Halina Reijn’s Bodies Bodies Bodies is an enormously entertaining teen horror satire that both pokes fun and celebrates Gen Z (self) obsessions. It has an energy and a black humour in the vein of Scream and Ready or Not, and Reijn and the young cast pull it off with so much invention and unpredictability it feels fresh and very enjoyable.
Effectively an updating of the premise of Agatha Christie’s ‘And Then They Were None’, it concerns Bee (Maria Bakalova) with her wealthy new girlfriend Sophie (Amandla Stenberg) joining a group of Sophie’s twenty-something friends at a ‘hurricane party’ at an isolated house belonging to the family of David (Pete Davidson). The intention is to see the storm out by way of drinking, drug-taking and dancing. They decide to play a murder mystery party came ‘Bodies Bodies Bodies’, but when one of the group is found dead for real, it seems there’s a killer amongst them. But who?
Of course, the household is brimming with fragile egos, self-righteousness, insecurities and sexual jealousies – the stuff of young adults since time began, but updated to include the particular obsessions, dialogue and stereotypes of Gen Z, with some very caustic and witty dialogue. Reijn, who is 46, and screenwriter Sarah DeLappe could easily have been accused (in true Gen Z stereotypical form) of not having the authority to parody the protagonists from their place of generational privilege. But instead, she seems to manage the tricky balance of making her characters seem both real and caricatures; they engage us even when they are ridiculous.
I suspect Reijn pulled this off due to how she collaborated with the cast. At the Sundance London Surprise Screening I attended, she explained that much of the dialogue was improvised and workshopped with her Gen Z cast. Being a similar age to Reihn myself, I’m no judge of the dialogue’s authenticity, but it certainly flowed and felt natural. Although the dialogue talks of ‘allies’ and ‘gaslighting’, the characters are developed sufficiently that they never feel like mere mouthpieces even at moments when the send up is on-the-nose.
I expect the time spent workshopping with the cast also allowed the young actors to form a camaraderie that comes across on screen, for although Stenberg and Bakalova are notionally the leads, this is really an ensemble cast and all the characters are interesting even where some of the roles themselves are thinly written.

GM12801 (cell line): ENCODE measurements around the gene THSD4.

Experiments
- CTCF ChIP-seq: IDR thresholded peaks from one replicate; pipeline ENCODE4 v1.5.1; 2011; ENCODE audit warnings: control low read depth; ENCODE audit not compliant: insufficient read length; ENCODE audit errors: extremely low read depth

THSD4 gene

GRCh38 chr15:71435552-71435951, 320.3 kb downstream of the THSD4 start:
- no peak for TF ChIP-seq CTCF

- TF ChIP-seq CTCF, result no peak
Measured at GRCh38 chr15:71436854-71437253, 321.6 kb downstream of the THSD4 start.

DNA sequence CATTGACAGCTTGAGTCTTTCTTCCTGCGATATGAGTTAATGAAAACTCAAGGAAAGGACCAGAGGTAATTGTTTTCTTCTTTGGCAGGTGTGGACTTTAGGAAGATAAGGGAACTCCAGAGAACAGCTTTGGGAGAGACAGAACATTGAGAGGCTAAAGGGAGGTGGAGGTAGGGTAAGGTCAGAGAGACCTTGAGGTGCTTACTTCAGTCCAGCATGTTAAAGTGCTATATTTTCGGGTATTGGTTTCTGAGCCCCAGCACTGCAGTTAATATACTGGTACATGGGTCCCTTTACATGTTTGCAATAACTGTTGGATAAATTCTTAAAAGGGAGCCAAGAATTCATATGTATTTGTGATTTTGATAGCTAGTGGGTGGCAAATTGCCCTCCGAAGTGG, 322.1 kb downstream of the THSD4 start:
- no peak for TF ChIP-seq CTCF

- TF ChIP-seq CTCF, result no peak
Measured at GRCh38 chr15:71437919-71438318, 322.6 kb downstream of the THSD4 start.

Pete Davidson is enjoyably pathetic as David, Sophie’s long-term best friend, with his low self-worth and resentment. He contrasts with Lee Pace (from the Hobbit movies) playing a forty-something absurd new boyfriend of one of the (much younger) women, with a zen-like self confidence and a slight air of unpredictable danger. But this story belongs to the girls: Bakalova as working class outsider trying to fit in (and our entry into the tale), Stenberg juggling relationship and friendship loyalties, Chase Sui Wonders as pretentious poser Emma, Myha’la Herrold as the emotionally manipulative Jordan, and Rachel Sennott (Shiva Baby) as over-talkative and neurotic Alice, perhaps the standout in the cast.
None of the characters are likeable (and so expendable, adding to the unpredictability) but all are interesting in different ways, and the script relishes mocking their vapid self-regard. Nevertheless we still enjoy spending time with them.
Although it has the lightness of recent murder-in-a-mansion movies such as Knives Out and Ready or Not (the latter sharing the premise of an outsider getting involved in murderous group party game), the film most readily recollects the dark humour of Heathers, Michael Lehman’s 1989 classic black comedy that lovingly parodied the rivalries and cliques of American teenagers.
Monos cinematographer Jasper Wolf makes full use of the large mansion house, his camera following its characters into all its nooks and hidey holes, much of it handheld as the girls wander through the house in the dark. Reijn said there was no studio lights, all the lighting was via the girls’ phones, torches, and the coloured hoops that Alice wears around her neck. It’d be easy for a single-location film to feel quite stagey and constrained but the mobility around the house offers some variety, notably an extended scene of one of the characters wandering all through the darkened house, and a later solo sequence in the rain. Wolf’s cinematography and lighting very colourful, not quite to giallo proportions but adding visual interest and lending the film a fun warm atmosphere.
Bodies Bodies Bodies is often laugh-out-loud funny and with some fun scary moments. Its black humour and general cynicism towards its obnoxious protagonists, and it’s spirited inventiveness lift it above standard teen horror fare. Highly recommended.Follow @davefilmblog